• Travel medical and major medical insurance. Find out if your policy requires you to obtain prior approval before seeking medical care. Also check if any pre-existing medical conditions will exclude you from coverage.
  • Emergency medical evacuation/repatriation: Coverage may not cover you if you're participating in an activity your insurer considers dangerous such as sky diving. There are specialty insurance products for some activities, such as SCUBA diving.

Be sure to ask about coverage limitations or exclusions before you commit to buying an insurance product.

Don't wait until the last minute: Travel insurance is intended to protect travelers against sudden and unforeseen events. If, for example, you are heading to Florida in two days amid hurricane predictions, purchasing travel insurance at the last moment isn't likely to help you. Typically, if you buy travel insurance after a winter or tropical storm is named, your plan won't provide coverage for claims related to that event.

Homeowners will cover your possessions during a trip: Most homeowners insurance policies cover personal property lost or stolen during a trip. Check with your home insurer to see what they cover while you are traveling. If you have expensive items, you might want to purchase a to add to your current homeowners policy to cover those items.

TOP THREE THINGS TO REMEMBER

  • Read your policy to determine if travel insurance covers the types of events that you want to cover.
  • Review the policy thoroughly. Ask about any coverage limitations or exclusions.
  • Remember, your homeowners policy should protect your possessions while traveling. But if you have expensive items, consider purchasing additional coverage.
Insurers Offering Individual Health Insurance in Arizona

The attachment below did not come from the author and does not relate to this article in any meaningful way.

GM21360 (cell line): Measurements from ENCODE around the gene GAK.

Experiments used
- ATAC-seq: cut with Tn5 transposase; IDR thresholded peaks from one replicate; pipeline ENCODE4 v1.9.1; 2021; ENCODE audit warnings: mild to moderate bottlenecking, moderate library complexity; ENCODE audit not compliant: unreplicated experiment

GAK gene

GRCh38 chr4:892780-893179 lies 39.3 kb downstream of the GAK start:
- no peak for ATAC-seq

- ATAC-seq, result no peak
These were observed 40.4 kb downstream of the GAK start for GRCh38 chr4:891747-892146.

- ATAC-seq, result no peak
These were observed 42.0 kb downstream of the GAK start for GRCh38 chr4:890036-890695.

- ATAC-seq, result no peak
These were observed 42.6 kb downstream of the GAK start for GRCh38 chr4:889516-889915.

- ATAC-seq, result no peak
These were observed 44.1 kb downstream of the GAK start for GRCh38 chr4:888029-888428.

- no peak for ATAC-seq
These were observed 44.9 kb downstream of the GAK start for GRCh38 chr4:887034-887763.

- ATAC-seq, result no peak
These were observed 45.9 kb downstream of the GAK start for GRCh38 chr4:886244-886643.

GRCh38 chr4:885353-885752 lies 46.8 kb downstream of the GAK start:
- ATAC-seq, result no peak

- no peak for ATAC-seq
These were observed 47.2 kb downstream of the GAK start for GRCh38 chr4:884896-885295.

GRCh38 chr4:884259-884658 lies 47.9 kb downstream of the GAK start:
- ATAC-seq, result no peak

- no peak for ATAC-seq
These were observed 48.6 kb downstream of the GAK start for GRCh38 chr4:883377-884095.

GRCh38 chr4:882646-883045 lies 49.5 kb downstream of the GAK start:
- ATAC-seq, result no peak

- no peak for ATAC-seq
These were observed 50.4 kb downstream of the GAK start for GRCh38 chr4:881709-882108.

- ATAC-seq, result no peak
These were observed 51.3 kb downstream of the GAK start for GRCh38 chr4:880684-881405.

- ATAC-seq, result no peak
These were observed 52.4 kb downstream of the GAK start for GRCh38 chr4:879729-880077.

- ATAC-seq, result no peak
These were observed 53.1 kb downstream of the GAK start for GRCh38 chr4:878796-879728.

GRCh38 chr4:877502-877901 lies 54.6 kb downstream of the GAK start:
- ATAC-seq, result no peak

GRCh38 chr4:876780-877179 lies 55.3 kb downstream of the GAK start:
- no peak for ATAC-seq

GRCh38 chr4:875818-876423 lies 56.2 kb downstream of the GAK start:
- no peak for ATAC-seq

Lists insurance companies that are offering health insurance to individuals and families in Arizona in 2020.  Open enrollment starts November 1st and now runs through December 17th, 2019.  Individuals can start shopping for coverage now at healthcare.gov or cuidadodesalud.gov (Spanish)

Notice of Proposed Rulemaking - Corporate Governance Annual Disclosure Model Regulation In 2019, the Arizona Legislature adopted the NAIC Corporate Governance Annual Disclosure Model Act at Arizona Revised Statutes (“ARS”) by enacting the Corporate Governance Act at Title 20, Chapter 2, Article 16 (Laws 2019, 1st Reg. Sess., Ch. 180, § 1).   The Department of Insurance (“Department”) seeks to adopt the correlate Corporate Governance Annual Disclosure Model Regulation.  ARS § 20-492.02 allows the Department to adopt rules to carry out the Act upon notice and an opportunity to be heard.  The Legislature has exempted the Department from Title 41, Chapter 6 for one year after the effective date of the Act.  (Laws 2019, 1st Reg. Sess., Ch. 180, § 2.)
Arizona's Surprise Bill Resolution Report for 2019

As shown in the attached report prepared pursuant to A.R.S. § 20-3118(A), the Department of Insurance received 91 requests for dispute resolution in Calendar Year 2019.  Of those, 53 have been resolved or closed, and health plan enrollees saved $41,538 by submitting their surprise bills for resolution.  

Not all health care bills qualify for the surprise bill resolution process.  The Department's Suprise Out-of-network Billing Dispute Resolution website (https://insurance.az.gov/soonbdr, and especially the section entitled, "I got a surprise bill. Can I submit a request for arbitration?") lists conditions when a health care bill may not qualify under Arizona law for the dispute resolution process.  But for those that do, the enrollee will only be responsible for paying the enrollee's cost-sharing amounts (copay, coinsurance and deductible) if the enrollee provides information the Department needs, and participates in an informal settlement teleconference with the health care insurer and the health care provider.

Fire Readiness and Your Insurance Coverage

Complete three steps to be prepared

STEP ONE: Inventory your contents. 
Making a record of what you have provides two major benefits.  First, it could help you estimate the cost of replacing your contents, which you could use to make sure you have enough insurance coverage.  Second, it will help you identify missing or destroyed items if you need to file an insurance claim. Keep your inventory records in a safe place outside your home, such as a safe deposit box at a bank, or in a secure online location. 

  • The National Association of Insurance Commissioners (NAIC) has a free app called, “MyHome Scr.APP.book,” available from Google Play and from the Apple App Store, which can help you keep track of your personal property. 
  • The Insurance Information Institute provides advice that can make creating a home inventory easier (https://www.iii.org/article/how-create-home-inventory).